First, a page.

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A Story about Loss & Bereavement

Nobody will be surprised to learn that many young people who attend our provision are trying to come to terms with some form of bereavement or loss .

Some may have lost a parent or primary carer, been separated from siblings or other significant individuals in their lives.

Tragically, others may have had friends or people they know who have lost their lives at a young age, due to drug or gang related issues, or those who simply have gone missing for days or weeks and their whereabouts are unknown.

The ways that young people cope with such loss in their life can vary. Some become withdrawn, non-communicative and refuse to speak about the loss or the impact that has on them. Others become angry, aggressive and on occasions violent . Most feel unable to trust, or reluctant to form emotional attachments with those who step in to offer support EG Foster cares or care home staff.

Likewise, professionals and agencies can find engagement with children who have suffered such loss, very difficult and sometimes impossible.

Due to their vulnerabilities, on occasions, children will form relationships and attachments with inappropriate adults or people purporting to be their friends. The child might believe these individuals can offer them some form of physical protection from harm. They might offer drugs or alcohol which temporarily numbs the child’s pain if they aren’t able to cope with the sense of loss.

These individuals groom and control young people, resulting in them being exploited and entering into a cycle of behaviour that feels impossible to break and ultimately leads to longer term harm or worse.

How can Stable and Wild help?

Young people who have experienced this cycle of loss or bereavement will often be referred to us as they are unable to be supported or kept safe in a traditional educational environment.

As most of you know, we use the animals as a metaphor for life and we all know that animals, just like people get sick and are in risky situations that put them in danger or ultimately result in them losing their lives.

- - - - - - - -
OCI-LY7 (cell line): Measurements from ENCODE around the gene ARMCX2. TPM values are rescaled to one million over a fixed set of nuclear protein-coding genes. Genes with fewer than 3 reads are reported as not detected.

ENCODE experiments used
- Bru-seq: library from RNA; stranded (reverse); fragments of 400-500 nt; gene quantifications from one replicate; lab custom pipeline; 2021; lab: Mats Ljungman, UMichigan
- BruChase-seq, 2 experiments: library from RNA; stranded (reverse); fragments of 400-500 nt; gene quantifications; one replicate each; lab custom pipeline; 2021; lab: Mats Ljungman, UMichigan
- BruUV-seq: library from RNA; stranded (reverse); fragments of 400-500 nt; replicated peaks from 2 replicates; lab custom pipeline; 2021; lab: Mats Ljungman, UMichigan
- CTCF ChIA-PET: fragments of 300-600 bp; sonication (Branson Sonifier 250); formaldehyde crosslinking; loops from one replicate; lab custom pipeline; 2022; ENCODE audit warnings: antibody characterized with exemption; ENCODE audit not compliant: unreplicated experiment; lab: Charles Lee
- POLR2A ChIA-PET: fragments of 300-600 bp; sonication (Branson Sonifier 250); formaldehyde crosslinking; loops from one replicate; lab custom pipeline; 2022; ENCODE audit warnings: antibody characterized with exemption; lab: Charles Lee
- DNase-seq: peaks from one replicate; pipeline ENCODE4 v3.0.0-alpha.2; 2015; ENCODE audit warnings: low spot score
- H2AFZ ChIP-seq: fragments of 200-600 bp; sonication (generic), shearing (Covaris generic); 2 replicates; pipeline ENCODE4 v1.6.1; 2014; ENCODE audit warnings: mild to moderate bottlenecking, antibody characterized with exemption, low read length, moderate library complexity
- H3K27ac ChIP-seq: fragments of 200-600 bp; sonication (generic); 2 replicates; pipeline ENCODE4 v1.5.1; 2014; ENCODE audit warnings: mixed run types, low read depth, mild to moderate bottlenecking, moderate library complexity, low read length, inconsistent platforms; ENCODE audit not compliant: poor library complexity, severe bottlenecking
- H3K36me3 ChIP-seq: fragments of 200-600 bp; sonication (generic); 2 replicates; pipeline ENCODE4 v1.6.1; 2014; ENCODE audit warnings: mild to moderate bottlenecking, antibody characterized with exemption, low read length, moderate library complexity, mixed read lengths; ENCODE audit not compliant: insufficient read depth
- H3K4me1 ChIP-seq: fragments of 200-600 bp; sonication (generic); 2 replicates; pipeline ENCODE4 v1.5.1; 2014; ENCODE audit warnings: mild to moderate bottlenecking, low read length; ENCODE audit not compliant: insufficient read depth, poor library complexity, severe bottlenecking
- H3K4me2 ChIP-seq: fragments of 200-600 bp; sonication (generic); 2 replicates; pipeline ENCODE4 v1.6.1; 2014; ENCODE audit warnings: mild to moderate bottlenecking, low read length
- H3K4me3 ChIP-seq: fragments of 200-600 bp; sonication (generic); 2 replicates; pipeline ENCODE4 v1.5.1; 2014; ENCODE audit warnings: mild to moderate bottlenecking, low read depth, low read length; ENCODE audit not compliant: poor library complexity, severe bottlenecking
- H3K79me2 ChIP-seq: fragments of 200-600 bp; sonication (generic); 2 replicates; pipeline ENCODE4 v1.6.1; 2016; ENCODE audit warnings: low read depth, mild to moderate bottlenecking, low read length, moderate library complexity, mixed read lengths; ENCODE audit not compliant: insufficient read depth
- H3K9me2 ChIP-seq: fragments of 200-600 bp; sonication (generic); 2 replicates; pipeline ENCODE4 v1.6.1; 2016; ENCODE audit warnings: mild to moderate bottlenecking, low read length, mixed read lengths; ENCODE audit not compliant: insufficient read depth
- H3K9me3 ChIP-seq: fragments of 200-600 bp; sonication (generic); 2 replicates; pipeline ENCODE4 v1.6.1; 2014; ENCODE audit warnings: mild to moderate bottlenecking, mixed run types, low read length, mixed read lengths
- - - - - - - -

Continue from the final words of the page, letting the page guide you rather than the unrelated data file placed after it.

4 weeks ago at our centre, the fox got in with our chickens one evening. Foxes are clever and cunning ( just like some people are ) and they are very patient in waiting for an opportunity to strike.

The devastation caused by the fox resulted in only 1 chicken surviving and the rest of those in her coup being taken.

These chickens are part of the Stable and Wild community, many have featured in our social media and many more have helped young people in immeasurable ways. Building trust, friendships, learning how to care for them and helping to self regulate or calm emotions as well as providing sensory support for those who need that, our chickens are a blend of different breeds and characteristics.

Breaking the news to young people who have formed these relationships is something that has had to be handled very carefully and can result in a child revisiting a past trauma and all of that has to be dealt with in a professionally sensitive way.

What has emerged however has been so many conversations about loss. It has opened up channels of communication that for some children they have never been able to safely explore.

Conversations about loss, the emotions attached to that and ways to work through those emotions in a way that feels right for that young person.

Through these conversations there has been much praise from young people about the respect we have shown in sharing the news and also the chance to mark this loss and sometimes their very own personal losses with some form of mark of remembrance.

Some have drawn pictures for us to display and to keep.

Some have expressed concern for the 1 remaining chicken being left alone,…. How does this chicken feel? how will it cope? What impact will this have on it in the future? This is a situation that young people themselves can relate to and their insight into how they could support the chicken has been an insight into their own experiences and the things that can help them too.

Others have shared their own experiences within their own groups, which has resulted in peer on peer support and a general opening up of different life experiences.

On this day of remembrance it feels an appropriate time to share this story and consider how relationships with animals can bring great joy, but also pain when we lose them.

Death and loss are a part of life. We all get to experience that at some point and it is the price we pay for caring and loving others. Understanding this and finding a way to share those emotions is just another part of our journey of survival. Recognising, accepting and commemorating this in some way helps us all to move forwards with our own lives in a more accepting and resilient way.


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